The armistice was signed, most of the men were coming home, but, writes Hagedorn (Beyond the River, 2003, etc.), “the nation was not demobilizing for peace, but in fact preparing for the next heroic campaign.”
Hagedorn writes that the immediate aftermath of the Allied victory in Europe was the onset of a paranoid anti-communism, of anti-all-things-un-Americanism, in fact, in which domestic spying was at a level about which the current attorney general can thus far only dream. All were suspect. When, shortly after the armistice, Woodrow Wilson left Washington to lobby for a League of Nations, an opposition senator urged that the president had abandoned the country and should be considered merely another citizen abroad. African-Americans who marched against lynching were pegged as dangerous radicals, while returning African-American soldiers, Wilson himself proclaimed, were perhaps “the greatest medium in carrying Bolshevism to America.” Suffragists were assumed to be foreign agents; politicians and parents who requested news of a lost American column deep inside Russia, fighting Bolshevism in its homeland, accumulated thick files. It was a time of the Palmer Raids, of J. Edgar Hoover’s debut, of a widespread disregard for constitutional niceties in the zealous quest to purge America of domestic enemies. Admittedly, writes Hagedorn, the anti-communists had something to worry about; after all, thousands of returning soldiers, disillusioned by war, were jobless even as formerly thriving war industries were laying off workers; black Americans were getting sick of Jim Crow and lynching; women were pressing for the right to vote. Apart from a few heroes such as Hiram Johnson and Oliver Wendell Holmes, the government seemed to be set against every American ideal—and things became still worse in 1920.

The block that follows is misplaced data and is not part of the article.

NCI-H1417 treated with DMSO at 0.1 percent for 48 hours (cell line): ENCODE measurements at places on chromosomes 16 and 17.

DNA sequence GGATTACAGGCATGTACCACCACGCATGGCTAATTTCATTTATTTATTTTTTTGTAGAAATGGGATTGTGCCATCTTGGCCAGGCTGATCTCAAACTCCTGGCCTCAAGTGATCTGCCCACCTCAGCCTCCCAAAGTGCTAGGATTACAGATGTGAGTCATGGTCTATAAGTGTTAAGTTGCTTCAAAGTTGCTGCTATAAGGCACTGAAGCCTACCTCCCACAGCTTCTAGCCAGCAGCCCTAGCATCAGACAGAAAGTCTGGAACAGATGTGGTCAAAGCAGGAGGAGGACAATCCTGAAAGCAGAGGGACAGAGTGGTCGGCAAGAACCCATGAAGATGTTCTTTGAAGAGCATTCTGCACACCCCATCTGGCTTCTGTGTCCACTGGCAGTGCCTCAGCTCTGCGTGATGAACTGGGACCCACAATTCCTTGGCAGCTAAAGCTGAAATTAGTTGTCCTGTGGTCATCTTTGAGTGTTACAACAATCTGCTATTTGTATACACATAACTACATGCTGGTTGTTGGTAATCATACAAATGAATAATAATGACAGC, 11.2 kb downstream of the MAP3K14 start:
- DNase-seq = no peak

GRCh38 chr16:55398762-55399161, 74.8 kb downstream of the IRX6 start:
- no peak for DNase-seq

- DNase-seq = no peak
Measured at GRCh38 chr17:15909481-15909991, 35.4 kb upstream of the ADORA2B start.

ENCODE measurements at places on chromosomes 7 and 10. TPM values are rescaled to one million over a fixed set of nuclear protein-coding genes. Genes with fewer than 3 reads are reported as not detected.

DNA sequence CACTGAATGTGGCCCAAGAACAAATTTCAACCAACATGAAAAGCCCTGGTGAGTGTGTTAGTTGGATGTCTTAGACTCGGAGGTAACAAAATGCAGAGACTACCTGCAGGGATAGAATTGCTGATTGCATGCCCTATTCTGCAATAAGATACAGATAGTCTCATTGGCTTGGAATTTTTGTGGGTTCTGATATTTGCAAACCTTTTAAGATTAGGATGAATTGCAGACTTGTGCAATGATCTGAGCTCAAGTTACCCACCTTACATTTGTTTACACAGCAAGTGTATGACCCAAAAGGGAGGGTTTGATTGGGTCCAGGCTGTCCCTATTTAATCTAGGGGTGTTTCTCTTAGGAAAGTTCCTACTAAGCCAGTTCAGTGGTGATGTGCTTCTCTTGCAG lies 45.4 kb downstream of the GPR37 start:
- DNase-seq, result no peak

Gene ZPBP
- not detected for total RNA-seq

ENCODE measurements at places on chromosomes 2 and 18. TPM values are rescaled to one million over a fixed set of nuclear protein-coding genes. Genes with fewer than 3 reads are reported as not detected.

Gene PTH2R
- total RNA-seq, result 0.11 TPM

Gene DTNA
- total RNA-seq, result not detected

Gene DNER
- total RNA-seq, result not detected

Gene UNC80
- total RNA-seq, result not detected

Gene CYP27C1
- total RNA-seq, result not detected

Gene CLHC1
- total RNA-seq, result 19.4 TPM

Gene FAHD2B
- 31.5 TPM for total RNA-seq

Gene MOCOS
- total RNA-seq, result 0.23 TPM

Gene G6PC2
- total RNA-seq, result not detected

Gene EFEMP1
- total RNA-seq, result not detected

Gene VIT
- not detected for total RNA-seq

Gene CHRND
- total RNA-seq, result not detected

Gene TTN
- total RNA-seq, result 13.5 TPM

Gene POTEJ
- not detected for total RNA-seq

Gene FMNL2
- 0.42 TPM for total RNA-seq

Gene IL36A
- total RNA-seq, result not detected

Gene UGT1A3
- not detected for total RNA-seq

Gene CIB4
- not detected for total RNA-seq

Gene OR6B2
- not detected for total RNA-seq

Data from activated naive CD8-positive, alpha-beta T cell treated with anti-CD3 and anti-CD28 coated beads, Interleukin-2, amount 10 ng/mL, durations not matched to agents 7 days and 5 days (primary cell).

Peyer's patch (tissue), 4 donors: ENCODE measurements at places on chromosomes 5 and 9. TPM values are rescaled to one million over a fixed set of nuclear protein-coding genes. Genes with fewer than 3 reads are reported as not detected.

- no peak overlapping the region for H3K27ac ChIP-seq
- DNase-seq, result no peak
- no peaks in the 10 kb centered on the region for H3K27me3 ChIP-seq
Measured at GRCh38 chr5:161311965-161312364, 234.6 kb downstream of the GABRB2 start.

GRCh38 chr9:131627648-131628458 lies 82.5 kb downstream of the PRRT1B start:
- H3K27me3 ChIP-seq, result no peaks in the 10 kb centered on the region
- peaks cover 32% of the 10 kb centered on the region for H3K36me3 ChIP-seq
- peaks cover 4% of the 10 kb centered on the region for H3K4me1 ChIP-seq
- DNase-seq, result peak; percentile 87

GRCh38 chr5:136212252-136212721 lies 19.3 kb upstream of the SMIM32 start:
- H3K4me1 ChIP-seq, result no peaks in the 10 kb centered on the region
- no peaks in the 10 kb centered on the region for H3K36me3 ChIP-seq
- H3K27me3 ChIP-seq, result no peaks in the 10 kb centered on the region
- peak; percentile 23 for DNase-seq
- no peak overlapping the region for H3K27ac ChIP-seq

Fluently written, constantly surprising—and timely, in a between-the-lines sort of way.